Well now it's DEFINITELY going to rain!
August 5, 2013 8:25 AM   Subscribe

I've realised that there is a habit in my culture (white, UK English) of not acknowledging possible good things for fear that this will 'cause' a reversal. Have you noticed this habit in your country? Is there a name and/or history attached to this superstition?

For example, if I say "Ah, no roadworks today - should be a clear drive!", my mum might say "Don't say that! Now there'll be an accident!" Popular other subjects that attract the finger of Doom are health and (unsurprisingly) the weather. Especially rain.
posted by NoiselessPenguin to Society & Culture (37 answers total) 7 users marked this as a favorite
This is a jinx.
posted by Rock Steady at 8:26 AM on August 5, 2013 [4 favorites]

Grew up and live in the U.S., and I've always called this "tempting fate" or "jinxing."
posted by rtha at 8:27 AM on August 5, 2013 [9 favorites]

It's common in my culture (European-ancestry Jews.) And if you do go so far as to acknowledge a good thing, you verbally ward off the evil eye at the same time.
posted by fingersandtoes at 8:27 AM on August 5, 2013 [1 favorite]

Depending on the situation, I'll label it as hubris, and I admit-- sometimes I knock on wood.
posted by jetlagaddict at 8:28 AM on August 5, 2013 [1 favorite]

American here (white middle class), this is absolutely prevalent amongst the people I know. Knocking on wood can sometimes stave off the doom. I also, like jetlagaddict, connect it to the Greek gods and hubris, but for me that is an educated add-on to my superstition.
posted by sumiami at 8:30 AM on August 5, 2013

I grew up in the US but my parents are from India and we had a lot of this growing up - like "touch wood" if you mention you didn't get this year's cold, "You got great weather for your wedding!" "Oh, you just HAD to say that, now it will rain."

I have a mix of British English and Indian influence in my family that influenced this I think - definitely noticed it in American culture but have noticed it's stronger among immigrant cultures for whatever reason.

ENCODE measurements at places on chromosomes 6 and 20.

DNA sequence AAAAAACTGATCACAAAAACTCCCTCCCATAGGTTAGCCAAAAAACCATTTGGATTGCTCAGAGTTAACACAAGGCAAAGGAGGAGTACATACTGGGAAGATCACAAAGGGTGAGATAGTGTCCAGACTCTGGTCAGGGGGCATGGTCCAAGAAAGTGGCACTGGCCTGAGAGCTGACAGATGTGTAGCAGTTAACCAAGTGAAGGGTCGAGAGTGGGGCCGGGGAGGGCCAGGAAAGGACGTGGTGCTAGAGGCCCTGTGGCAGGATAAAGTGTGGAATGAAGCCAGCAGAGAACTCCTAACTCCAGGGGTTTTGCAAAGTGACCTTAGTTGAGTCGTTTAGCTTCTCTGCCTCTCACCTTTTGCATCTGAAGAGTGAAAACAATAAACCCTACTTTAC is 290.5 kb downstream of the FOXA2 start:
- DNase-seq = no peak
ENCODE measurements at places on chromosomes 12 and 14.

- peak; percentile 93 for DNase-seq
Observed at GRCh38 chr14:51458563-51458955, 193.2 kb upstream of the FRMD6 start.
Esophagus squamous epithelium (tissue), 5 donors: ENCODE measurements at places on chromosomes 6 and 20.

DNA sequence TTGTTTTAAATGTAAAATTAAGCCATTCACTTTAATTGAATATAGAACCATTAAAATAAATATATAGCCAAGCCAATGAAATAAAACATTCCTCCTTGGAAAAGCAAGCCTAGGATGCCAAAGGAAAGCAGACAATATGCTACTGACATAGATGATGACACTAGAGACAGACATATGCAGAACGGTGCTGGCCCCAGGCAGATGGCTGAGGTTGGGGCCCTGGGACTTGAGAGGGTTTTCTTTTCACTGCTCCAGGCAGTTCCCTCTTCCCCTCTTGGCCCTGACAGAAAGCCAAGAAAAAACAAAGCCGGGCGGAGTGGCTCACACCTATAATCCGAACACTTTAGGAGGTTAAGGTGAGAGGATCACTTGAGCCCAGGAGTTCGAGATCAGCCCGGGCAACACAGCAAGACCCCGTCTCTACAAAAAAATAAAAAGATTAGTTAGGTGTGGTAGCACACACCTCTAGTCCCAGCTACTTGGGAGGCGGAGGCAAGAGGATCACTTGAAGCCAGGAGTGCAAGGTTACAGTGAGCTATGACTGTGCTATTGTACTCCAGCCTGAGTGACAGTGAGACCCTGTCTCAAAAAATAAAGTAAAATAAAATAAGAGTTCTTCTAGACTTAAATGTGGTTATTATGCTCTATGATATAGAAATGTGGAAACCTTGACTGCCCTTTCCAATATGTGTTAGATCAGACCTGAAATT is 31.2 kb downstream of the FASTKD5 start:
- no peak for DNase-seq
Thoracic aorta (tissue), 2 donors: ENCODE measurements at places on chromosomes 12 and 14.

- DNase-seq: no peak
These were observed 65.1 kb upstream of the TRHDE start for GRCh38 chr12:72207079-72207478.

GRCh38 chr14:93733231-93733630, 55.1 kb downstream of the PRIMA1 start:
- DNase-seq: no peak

posted by sweetkid at 8:32 AM on August 5, 2013 [1 favorite]

As a counterpoint, Kurt Vonnegut's call to call out the niceness of things when you notice them has stuck with me. I consider his writing definitively American; YMMV.
posted by elephantsvanish at 8:34 AM on August 5, 2013 [1 favorite]

My Jewish family calls it a kina hora.
posted by inertia at 8:34 AM on August 5, 2013 [6 favorites]

This is prevalent in religion. My Catholic mother always corrects me with "God willing..."
In Islam, it is Insha'Allah
Perhaps religion is the ultimate source of this now general feeling of not paying proper respect to the gods.

13 Come now, you who say, “Today or tomorrow we will go into such and such a town and spend a year there and trade and make a profit”— 14 yet you do not know what tomorrow will bring. What is your life? For you are a mist that appears for a little time and then vanishes. 15 Instead you ought to say, “If the Lord wills, we will live and do this or that.”
James 4:13-15
posted by vacapinta at 8:34 AM on August 5, 2013 [1 favorite]

A prominent example from American culture - in baseball, if a pitcher is on track to have a perfect game, it's considered to jinx the pitcher to talk about it, even outside his hearing (although baseball announcers in recent years seem to have given up on the taboo of talking about a no-hitter or a perfect game before it's complete).
posted by muddgirl at 8:42 AM on August 5, 2013 [1 favorite]

I think part of this is it's a common trope in fiction. If you say "Ah, no roadworks today - should be a clear drive!" that is you Tempting Fate. Also, keep in mind that people usually remember the coincidences more than the non-coincidences. If you say "no roadwords today - should be a clear drive" and the drive is clear then no one will end up remembering it later. If there is an accident then that will be remembered long after the fact because you were tempting fate, confirming their superstition.
posted by Green With You at 8:46 AM on August 5, 2013